20 Feb Cleaning Products May Raise Risk of Wheezing and Asthma in Young Children
MedicalResearch.com Interview with:
Jaclyn Parks, B.Sc. Health Sciences
M.Sc. Health Sciences Candidate | Faculty of Health Sciences
Simon Fraser University
MedicalResearch.com: What is the background for this study?
Response: Childhood asthma is a major public health concern, and many researchers are interested in determining environmental and modifiable exposures in early life so that we can recommend preventative measures. The findings of our study add to the understanding of which exposures in early life may be important to the development of childhood asthma and allergies and allows us to identify specific areas of intervention for parents and other stakeholders involved in protecting children’s health.
MedicalResearch.com: What are the main findings?
Response: The main findings of this study were that children who grew up in a home with a higher frequency of cleaning product use in early life* had a higher likelihood of recurrent wheeze (35%), asthma (37%), and a combination of recurrent wheeze with atopy (49%) (aka. allergic sensitization) at 3 years of age. We also saw that this relationship may be stronger in girls than boys, but this requires further investigation. When comparing those who used a particular product more vs. less frequently, we saw some increased risk associated with more frequent use of sprayed products, deodorizers, disinfectants (incl. hand sanitizer), and oven cleaners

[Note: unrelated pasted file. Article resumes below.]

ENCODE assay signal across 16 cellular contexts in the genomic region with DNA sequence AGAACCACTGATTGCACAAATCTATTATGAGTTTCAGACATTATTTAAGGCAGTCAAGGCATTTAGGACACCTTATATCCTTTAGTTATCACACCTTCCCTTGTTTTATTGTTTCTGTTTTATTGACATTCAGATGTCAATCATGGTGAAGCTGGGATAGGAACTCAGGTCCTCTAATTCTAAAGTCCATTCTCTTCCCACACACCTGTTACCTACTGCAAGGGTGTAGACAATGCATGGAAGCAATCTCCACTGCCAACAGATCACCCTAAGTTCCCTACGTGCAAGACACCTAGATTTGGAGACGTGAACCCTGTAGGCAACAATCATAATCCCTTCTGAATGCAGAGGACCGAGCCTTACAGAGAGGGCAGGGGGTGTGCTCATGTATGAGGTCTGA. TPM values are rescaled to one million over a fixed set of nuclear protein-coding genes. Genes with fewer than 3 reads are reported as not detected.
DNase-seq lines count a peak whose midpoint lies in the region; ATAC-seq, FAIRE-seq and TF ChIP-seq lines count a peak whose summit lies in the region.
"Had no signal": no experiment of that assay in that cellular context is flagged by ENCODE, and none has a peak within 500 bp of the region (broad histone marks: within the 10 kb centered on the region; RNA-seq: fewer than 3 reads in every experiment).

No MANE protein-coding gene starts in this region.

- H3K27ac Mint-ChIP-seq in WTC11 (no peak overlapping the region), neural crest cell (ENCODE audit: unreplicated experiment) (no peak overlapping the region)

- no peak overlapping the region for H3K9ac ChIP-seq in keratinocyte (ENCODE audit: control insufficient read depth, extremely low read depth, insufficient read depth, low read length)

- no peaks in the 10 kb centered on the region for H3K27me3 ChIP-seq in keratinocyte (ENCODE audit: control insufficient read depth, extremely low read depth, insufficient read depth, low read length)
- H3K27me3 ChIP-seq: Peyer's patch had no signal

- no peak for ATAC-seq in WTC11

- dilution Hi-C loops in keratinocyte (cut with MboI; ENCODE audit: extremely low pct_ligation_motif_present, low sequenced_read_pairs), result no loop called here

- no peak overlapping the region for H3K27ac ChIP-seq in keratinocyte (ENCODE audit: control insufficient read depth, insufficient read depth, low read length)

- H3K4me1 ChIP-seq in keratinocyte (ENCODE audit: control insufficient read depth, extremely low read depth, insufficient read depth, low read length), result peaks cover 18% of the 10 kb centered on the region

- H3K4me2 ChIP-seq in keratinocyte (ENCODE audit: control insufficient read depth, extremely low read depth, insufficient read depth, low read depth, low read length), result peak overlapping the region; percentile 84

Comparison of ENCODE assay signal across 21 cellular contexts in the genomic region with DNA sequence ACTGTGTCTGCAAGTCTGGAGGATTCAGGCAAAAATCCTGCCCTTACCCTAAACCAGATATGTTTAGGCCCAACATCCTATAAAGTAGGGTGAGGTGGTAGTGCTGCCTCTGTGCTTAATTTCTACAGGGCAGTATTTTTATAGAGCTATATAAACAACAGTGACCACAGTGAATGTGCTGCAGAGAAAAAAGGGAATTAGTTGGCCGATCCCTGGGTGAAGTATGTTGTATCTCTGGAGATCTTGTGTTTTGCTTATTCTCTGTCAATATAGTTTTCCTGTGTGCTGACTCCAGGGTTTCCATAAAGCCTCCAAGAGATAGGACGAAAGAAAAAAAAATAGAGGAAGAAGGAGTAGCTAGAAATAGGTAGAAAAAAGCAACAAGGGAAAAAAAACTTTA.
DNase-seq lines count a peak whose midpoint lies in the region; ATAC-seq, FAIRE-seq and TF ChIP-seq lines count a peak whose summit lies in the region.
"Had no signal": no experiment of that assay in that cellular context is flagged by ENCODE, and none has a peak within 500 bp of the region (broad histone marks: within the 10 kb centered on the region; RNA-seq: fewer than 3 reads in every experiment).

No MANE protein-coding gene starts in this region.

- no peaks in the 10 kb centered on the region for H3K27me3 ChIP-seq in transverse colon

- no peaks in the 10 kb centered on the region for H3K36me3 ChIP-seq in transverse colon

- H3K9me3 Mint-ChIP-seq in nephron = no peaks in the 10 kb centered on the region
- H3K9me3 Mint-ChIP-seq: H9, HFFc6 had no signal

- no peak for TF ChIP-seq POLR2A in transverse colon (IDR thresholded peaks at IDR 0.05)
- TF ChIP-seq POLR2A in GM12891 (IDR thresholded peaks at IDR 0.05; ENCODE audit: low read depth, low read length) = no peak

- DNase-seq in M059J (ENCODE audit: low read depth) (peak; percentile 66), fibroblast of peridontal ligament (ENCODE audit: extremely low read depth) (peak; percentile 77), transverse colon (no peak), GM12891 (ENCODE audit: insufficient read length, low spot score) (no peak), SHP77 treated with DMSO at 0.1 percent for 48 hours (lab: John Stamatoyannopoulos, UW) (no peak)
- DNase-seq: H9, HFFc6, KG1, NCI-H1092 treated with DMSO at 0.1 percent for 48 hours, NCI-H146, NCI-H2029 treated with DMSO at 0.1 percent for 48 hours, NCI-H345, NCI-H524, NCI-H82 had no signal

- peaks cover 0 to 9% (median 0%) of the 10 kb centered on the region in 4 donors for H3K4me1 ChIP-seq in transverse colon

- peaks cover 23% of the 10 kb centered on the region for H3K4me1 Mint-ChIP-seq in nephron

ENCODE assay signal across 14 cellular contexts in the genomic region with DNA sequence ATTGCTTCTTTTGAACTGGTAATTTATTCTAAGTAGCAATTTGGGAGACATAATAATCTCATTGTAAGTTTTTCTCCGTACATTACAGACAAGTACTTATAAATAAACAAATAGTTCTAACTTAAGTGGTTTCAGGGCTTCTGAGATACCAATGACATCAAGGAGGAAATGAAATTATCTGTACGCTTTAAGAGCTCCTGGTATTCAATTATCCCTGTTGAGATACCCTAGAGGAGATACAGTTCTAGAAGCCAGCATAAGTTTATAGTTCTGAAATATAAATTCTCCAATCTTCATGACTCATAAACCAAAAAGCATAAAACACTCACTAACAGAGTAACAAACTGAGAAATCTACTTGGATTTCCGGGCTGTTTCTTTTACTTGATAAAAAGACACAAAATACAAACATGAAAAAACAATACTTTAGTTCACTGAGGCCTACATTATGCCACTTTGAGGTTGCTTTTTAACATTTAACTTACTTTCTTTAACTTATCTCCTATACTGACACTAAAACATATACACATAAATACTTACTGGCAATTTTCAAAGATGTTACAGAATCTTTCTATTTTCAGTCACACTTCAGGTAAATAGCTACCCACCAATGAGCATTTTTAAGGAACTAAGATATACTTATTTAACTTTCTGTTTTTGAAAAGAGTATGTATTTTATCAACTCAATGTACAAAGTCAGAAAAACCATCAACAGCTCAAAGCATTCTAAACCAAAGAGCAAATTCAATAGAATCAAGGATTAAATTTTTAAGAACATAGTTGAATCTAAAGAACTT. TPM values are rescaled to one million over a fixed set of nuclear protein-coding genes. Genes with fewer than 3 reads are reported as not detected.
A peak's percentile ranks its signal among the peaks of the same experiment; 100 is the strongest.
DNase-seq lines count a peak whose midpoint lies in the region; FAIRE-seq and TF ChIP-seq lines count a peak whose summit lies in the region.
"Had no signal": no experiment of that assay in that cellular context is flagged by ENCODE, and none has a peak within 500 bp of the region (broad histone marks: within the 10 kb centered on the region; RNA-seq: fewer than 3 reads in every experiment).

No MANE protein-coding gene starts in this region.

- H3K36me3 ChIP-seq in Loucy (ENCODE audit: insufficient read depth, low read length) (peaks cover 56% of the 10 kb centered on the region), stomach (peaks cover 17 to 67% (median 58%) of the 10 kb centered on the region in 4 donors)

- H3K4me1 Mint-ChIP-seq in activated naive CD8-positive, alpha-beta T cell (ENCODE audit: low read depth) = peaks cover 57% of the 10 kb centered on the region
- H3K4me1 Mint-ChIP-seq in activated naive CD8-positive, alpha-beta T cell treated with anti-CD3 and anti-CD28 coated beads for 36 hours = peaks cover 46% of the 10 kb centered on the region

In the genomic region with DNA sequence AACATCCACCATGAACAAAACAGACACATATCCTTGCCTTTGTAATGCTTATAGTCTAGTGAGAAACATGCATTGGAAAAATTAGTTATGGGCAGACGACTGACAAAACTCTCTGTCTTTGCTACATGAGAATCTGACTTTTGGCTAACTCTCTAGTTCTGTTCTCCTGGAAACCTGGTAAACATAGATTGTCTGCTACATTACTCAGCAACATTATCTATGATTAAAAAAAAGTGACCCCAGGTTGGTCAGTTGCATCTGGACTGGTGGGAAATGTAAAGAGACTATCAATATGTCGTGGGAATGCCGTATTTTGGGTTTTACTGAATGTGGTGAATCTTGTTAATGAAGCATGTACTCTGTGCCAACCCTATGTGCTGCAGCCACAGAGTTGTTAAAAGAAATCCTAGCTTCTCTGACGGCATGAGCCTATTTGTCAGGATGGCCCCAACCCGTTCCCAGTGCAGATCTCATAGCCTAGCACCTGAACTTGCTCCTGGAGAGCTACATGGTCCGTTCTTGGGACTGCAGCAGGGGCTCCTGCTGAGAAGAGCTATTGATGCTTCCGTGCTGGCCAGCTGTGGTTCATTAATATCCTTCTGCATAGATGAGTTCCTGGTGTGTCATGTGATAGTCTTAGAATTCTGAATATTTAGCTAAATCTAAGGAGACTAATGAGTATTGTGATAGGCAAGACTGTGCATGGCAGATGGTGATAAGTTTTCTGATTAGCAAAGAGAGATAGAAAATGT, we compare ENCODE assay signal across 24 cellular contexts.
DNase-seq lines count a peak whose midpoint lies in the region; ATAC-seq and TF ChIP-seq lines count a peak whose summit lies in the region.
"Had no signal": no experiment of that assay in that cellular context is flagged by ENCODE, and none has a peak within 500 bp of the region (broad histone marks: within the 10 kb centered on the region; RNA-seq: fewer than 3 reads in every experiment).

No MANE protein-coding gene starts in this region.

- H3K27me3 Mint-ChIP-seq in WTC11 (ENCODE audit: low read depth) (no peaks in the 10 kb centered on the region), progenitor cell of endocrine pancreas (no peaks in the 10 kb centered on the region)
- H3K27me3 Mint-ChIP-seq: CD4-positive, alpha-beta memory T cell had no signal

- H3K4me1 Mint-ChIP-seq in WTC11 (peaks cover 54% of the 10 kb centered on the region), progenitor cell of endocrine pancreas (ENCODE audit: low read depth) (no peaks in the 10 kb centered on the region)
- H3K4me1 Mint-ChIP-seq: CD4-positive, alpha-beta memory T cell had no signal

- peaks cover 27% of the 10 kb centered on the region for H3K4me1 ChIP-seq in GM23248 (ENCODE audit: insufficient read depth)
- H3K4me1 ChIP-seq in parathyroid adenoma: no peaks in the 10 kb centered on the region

*Early life was determined as 3 months of age for this study. Results are based on an interquartile range increase (from 25th to 75th percentile) in the Frequency of Cleaning Product Use score (FUS).
MedicalResearch.com: What should readers take away from your report?
Response: All parents are striving to maintain a healthy home for their children. We want parents to question the socially accepted norm that a home needs to smell like chemical-based cleaning products in order to be ‘clean’. Instead, we propose that the smell of a healthy home is no smell at all. In the pursuit of obtaining a clean and healthy home (ie. low-allergen, mould-free, and with good air quality), it is important that parents read labels and be informed about the risks associated with the use of cleaning products.
General rules of thumb to reduce your exposure to household cleaning products are;
- Avoid or find alternatives to sprayed and aerosolized cleaners, disinfectants, and corrosive cleaners,
- Use products with a shorter ingredient list,
- Avoid using multiple products at the same time and/or rinse the surface cleaned with water after product use to avoid persistent exposure and the potential for generating secondary pollutants*, and
- Ventilate and/or avoid the home following the use of these products**.
*Secondary pollutants are created when an interaction occurs between 2 or more used primary pollutants. In addition to pollutants associated with the use of each individual product, the combined use of products allows to the generation of additional pollutants that would not have been created if products were used in isolation of another or others.
**Concentrations of indoor pollutants characteristic of cleaning products stay at elevated levels during and for hours after a cleaning event, so you may want to schedule your day so that you leave the home for a few hours after cleaning with products.
MedicalResearch.com: What recommendations do you have for future research as a result of this work?
Response: Based on the findings from this study, we have identified a number of areas for future research. Some questions may include;
- More studies like ours to validate and add consensus in a North-American context.
- Studying how the onset of childhood asthma affects household cleaning behaviours
- A specific analysis of the disclosed ingredients in these common cleaning products